The heads of two major central banks have written a stark warning about the financial risks of climate change.
Bank of England governor Mark Carney and France’s François Villeroy de Galhau set out the dangers to the global economy in an open letter.
“If some companies and industries fail to adjust to this new world, they will fail to exist,” they wrote.
The letter was co-signed by the chair of the climate-focused Network for Greening the Financial System (NGFS).
The NGFS is a coalition of 34 central banks which was formed in 2017, with the Bank of England as a founding member. It released its first major report into climate-related financial risks on 17 April.
What does the climate have to do with finance?
In the letter published by the Bank of England on Wednesday, Mr Carney and Mr Villeroy de Galhau describe “the catastrophic effects of climate change” already having an impact on the planet, such as “blistering heatwaves in North America to typhoons in south-east Asia and droughts in Africa and Australia”.
They say that “these events damage infrastructure and private property, negatively affect health, decrease productivity and destroy wealth”.
This is why world leaders signed the Paris climate agreement in 2015 and committed to reducing their respective countries’ carbon emissions, the letter continues, in order to limit the global temperature rise to well below 2 degrees Celsius.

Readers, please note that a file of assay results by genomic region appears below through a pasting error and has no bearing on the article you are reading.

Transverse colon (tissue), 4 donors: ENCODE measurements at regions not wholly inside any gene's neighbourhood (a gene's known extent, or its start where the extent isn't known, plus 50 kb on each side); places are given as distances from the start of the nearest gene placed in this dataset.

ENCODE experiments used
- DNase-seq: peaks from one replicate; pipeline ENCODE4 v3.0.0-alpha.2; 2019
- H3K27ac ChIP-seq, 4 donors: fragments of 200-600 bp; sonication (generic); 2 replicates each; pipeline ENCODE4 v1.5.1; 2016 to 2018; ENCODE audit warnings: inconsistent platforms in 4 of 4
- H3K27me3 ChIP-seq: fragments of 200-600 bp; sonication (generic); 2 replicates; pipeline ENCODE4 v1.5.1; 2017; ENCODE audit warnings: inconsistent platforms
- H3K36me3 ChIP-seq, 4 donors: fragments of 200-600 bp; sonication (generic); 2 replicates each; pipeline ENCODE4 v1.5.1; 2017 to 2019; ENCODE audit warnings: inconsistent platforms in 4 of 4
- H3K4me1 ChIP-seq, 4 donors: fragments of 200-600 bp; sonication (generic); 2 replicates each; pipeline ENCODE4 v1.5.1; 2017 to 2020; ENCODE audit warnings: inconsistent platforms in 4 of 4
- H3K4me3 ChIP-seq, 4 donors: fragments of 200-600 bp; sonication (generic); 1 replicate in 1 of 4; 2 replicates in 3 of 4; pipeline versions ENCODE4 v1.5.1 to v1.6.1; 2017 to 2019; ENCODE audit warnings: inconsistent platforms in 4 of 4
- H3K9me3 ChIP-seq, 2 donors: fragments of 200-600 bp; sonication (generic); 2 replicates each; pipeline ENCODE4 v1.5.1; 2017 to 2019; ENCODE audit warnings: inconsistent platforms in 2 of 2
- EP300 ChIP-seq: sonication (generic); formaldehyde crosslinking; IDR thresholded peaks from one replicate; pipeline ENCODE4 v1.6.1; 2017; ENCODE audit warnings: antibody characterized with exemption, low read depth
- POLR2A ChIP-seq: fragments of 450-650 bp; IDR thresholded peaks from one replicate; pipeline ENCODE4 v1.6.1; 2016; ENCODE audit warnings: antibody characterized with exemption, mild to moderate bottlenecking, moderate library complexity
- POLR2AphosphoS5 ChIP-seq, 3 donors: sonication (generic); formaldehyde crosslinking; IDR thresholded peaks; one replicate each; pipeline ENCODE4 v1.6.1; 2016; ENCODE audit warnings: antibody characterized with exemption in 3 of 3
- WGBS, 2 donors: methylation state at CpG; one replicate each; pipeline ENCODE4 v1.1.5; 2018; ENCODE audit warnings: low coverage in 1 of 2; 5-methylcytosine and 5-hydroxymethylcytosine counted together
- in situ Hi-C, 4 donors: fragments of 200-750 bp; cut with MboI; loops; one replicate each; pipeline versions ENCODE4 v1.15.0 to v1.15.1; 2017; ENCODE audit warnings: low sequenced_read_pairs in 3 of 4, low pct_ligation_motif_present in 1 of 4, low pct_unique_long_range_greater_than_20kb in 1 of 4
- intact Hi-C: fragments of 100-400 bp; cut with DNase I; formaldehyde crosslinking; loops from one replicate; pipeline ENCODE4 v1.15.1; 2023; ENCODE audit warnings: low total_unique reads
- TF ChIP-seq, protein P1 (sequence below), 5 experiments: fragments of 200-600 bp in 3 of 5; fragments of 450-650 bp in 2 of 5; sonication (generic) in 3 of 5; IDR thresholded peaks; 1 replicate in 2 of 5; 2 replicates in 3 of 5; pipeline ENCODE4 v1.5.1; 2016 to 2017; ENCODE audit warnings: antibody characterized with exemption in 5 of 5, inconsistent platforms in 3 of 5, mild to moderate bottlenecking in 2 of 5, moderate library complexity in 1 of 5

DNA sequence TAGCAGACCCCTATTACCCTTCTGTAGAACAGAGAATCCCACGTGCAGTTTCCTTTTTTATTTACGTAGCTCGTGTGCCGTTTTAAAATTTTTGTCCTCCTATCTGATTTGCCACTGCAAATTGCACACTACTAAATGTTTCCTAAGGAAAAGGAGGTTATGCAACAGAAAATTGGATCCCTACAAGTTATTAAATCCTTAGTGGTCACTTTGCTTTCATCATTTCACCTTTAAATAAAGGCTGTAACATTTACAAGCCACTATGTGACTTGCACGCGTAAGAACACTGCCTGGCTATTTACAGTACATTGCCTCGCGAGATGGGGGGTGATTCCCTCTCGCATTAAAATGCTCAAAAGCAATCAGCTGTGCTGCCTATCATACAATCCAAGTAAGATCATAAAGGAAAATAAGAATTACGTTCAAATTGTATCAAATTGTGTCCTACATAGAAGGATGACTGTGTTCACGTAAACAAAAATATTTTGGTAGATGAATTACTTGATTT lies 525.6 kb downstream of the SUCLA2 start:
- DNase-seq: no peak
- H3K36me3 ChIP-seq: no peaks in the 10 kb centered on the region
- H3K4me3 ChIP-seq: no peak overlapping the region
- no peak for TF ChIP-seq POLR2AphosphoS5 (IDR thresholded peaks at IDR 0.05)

“But this transition brings its own risks,” they add.
But how, exactly?
The NGFS sets out three climate-related financial risks that companies, banks and governments need to fight against.
- Physical: These are the immediate problems caused by increasingly frequent climate and weather-related events – such as severe droughts or cyclones that affect crops
- Transition: For example, when a business moves away from carbon-intensive industries and technologies in a “sudden or disorderly” way, their business models and asset valuations can end up taking a hit
- Liability: When people or businesses claim compensation for losses suffered from either the physical or transition risks, which can have a huge impact on insurers
It is the second risk in particular – of switching to a green economy without proper planning – that Mr Carney and Mr Villeroy de Galhau focus on in their letter.
“Carbon emissions have to decline by 45% from 2010 levels over the next decade in order to reach net zero by 2050. This requires a massive reallocation of capital,” it reads.
Companies and industries that do not adjust or properly plan for these changes, they say, “will fail to exist”.
So what do they propose?
They suggest that companies “integrate the monitoring of climate-related financial risks into day-to-day supervisory work, financial stability monitoring and board risk management”.
In simpler terms – businesses need to make climate change planning an everyday thing.
They also say that central banks should “lead by example” by making their own operations more sustainable.
But most importantly, they call for more collaboration within the financial sector, with different companies and bodies sharing information about how they are dealing with these climate risks.
“An important element to achieving effective consideration of climate risks across the financial system is to support internal and external collaboration,” they write.
The NGFS has also called for regulators to come up with a classification system that shows exactly “which economic activities contribute to the transition to a green and low-carbon economy”.
“We need collective leadership and action across countries and we need to be ambitious,” they add.
“The NGFS is the core of the response of central banks and supervisors. But climate change is a global problem, which requires global solutions, in which the whole financial sector has a crucial role to play.”